Published in Economic Development

Michigan enters ‘preliminary stage of economic re-engagement’

BY Friday, April 24, 2020 12:00pm

Michigan has hit the “preliminary stage of economic re-engagement,” Gov. Gretchen Whitmer said today after modifying and extending the state’s stay-at-home order through May 15.

Whitmer’s latest executive order allows some businesses to reopen while maintaining social distancing guidelines, including landscapers, nurseries and golf courses. The order also allows retailers selling non-essential goods to begin doing so online for pick-up or delivery.

Gov. Gretchen Whitmer COURTESY PHOTO

Meanwhile, Whitmer lifted restrictions on operating motorboats and traveling between residences, but she urged residents not to do so unless necessary.

The order requires residents to wear face masks in enclosed public settings, but those who don’t will not be penalized. 

Whitmer said today’s order is the first wave of what will be a months-long process to re-engage the state’s economy. As of yesterday, the state had more than 35,000 positive COVID-19 cases and just fewer than 3,000 deaths.

“We know that if we do it too fast, a second wave is likely and would be even more devastating than the moment we are in,” Whitmer said during a press conference today.

Statewide groups representing small businesses and retailers called today’s order a positive step forward. The Detroit Regional Chamber said the order begins the “process of responsibly restarting Michigan’s economy.”

“Today’s executive order is a positive step toward reopening our economy as Michigan works to recover from the COVID-19 pandemic,” Brian Calley, president of the Small Business Association of Michigan, said in a statement. “We recognize that completely reopening Michigan’s economy will take time and careful actions but are encouraged to see these first steps being taken today. In addition to these steps, we urge the Governor to consider adoption of updated Homeland Security CISA guidelines.”

The Michigan Retailers Association called the order a “good first step” while recognizing it won’t be a “quick fix” for retailers. This week, an MRA survey showed “dismal” earnings among retailers since the COVID-19 outbreak.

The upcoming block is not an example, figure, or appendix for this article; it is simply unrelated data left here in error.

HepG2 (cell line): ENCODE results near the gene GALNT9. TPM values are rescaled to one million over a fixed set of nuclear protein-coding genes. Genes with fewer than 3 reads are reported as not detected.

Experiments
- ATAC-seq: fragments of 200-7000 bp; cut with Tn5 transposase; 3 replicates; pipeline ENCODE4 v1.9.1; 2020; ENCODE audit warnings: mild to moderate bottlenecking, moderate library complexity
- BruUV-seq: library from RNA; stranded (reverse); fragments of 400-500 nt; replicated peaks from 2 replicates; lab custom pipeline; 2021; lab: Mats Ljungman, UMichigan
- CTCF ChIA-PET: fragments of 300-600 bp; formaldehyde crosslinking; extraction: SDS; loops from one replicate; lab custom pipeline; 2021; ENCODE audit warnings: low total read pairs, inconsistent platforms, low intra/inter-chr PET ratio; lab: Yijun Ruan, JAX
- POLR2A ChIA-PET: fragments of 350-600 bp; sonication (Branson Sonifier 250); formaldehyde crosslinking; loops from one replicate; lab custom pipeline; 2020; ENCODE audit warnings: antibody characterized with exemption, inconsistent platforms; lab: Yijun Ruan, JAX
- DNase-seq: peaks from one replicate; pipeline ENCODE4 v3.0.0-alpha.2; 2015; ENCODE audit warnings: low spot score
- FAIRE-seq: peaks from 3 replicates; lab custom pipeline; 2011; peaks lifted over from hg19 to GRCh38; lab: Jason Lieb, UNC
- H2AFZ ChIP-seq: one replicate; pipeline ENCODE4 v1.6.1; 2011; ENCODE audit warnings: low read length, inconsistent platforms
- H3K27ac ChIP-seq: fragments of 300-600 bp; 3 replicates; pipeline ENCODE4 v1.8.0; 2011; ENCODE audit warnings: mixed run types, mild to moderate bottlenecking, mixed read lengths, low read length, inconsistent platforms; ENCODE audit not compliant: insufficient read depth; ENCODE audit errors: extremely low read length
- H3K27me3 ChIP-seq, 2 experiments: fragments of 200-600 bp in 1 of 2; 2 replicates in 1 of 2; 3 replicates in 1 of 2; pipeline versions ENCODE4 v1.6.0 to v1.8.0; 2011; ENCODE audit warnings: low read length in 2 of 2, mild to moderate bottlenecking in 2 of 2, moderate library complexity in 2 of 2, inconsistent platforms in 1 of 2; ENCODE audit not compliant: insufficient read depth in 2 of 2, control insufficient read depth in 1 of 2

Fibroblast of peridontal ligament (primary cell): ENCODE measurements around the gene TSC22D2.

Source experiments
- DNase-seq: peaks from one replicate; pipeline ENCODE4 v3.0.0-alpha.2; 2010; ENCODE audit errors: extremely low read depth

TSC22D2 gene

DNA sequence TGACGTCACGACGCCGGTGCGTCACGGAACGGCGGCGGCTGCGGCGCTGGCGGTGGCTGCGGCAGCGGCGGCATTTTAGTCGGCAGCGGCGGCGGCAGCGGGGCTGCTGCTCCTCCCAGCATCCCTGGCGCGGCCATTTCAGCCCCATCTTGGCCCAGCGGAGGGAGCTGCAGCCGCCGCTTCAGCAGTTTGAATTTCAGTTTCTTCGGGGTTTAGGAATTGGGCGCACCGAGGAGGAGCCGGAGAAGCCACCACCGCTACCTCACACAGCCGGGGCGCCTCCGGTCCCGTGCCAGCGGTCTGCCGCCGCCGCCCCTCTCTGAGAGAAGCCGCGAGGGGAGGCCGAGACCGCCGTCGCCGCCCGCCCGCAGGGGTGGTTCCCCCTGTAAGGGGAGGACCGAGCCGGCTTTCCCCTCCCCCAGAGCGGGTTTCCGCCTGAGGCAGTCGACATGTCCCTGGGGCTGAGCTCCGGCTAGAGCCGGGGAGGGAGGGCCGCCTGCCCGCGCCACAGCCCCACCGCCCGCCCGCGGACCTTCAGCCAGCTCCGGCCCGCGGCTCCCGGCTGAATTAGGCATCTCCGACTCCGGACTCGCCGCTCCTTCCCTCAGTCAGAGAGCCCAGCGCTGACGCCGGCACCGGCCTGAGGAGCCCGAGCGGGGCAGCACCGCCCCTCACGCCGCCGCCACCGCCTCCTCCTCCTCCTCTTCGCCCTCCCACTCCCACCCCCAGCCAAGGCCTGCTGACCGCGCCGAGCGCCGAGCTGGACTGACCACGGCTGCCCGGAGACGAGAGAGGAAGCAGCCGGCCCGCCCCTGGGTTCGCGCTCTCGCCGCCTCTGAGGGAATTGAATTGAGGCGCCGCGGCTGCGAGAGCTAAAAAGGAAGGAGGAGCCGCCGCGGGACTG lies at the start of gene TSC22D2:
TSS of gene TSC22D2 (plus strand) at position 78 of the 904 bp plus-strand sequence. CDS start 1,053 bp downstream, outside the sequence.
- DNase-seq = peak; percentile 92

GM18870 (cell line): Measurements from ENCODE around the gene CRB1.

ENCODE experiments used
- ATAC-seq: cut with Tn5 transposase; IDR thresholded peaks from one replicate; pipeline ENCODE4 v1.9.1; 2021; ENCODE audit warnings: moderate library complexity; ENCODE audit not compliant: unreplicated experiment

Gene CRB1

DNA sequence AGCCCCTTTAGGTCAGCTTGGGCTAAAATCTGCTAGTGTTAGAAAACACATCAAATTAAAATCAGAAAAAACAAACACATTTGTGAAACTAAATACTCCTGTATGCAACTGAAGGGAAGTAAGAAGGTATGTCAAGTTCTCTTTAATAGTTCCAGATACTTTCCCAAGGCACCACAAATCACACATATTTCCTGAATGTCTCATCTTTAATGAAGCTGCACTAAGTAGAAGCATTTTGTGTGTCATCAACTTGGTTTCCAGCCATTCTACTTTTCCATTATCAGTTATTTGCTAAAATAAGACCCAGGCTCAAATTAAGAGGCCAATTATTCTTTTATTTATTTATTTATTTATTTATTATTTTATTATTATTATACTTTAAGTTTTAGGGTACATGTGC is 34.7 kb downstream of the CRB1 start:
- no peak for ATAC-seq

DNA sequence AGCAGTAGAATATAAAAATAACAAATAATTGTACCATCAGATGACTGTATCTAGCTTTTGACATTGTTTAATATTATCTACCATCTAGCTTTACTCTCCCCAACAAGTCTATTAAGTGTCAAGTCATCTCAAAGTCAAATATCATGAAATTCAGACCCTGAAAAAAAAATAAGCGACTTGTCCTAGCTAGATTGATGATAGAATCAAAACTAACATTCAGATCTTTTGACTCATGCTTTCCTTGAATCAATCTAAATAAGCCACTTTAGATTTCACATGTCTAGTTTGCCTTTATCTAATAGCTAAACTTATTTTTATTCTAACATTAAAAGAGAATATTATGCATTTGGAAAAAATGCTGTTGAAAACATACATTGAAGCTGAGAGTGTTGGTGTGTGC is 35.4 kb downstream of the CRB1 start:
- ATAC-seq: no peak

“I want to thank Gov. Whitmer for trusting retailers to safely conduct retail-to-go,” MRA president and CEO Bill Hallan said in a statement. From the beginning, we have provided the Governor’s office detailed guidelines on how retail can operate in a safe and effective manner. We look forward to working with her office on the next several waves of reopening.”

Whitmer’s order appears similar, albeit shorter, than a modified order issued today by Illinois Gov. J.B. Pritzker. Illinois’ stay-home order is through May 30 and also requires face masks in most public spaces while reopening state parks and golf courses.

Dr. Mohammed Arsiwala, president of the Michigan State Medical Society, said Whitmer’s order today is the “right decision at this time and one that will require all of us to continue practicing common sense and social distancing.”

“As a state and a community, we are seeing success in battling COVID-19, but our frontline health care workers continue to care for new and very ill patients every day,” Arsiwala said in a statement. “Michigan residents’ commitment to limiting their activities to slow the spread of the disease to critically important for the health of patients, doctors, nurses and paramedics, and we ask that that commitment remain strong until May 15 and beyond.”

Meanwhile, the Republican-controlled state Legislature has convened for a session today to consider bills that would limit the governor’s authority to declare states of emergency, and to prepare formal oversight of the state’s COVID-19 response. 

Whitmer responded that she is not focused on the Legislature’s actions today, but said their efforts may be better spent addressing paid sick leave or ensuring health insurance for laid off workers. She vowed to veto legislation that restricts her emergency powers.

“I’m not going to sign any bill that takes authority from me or any future governor,” she said.

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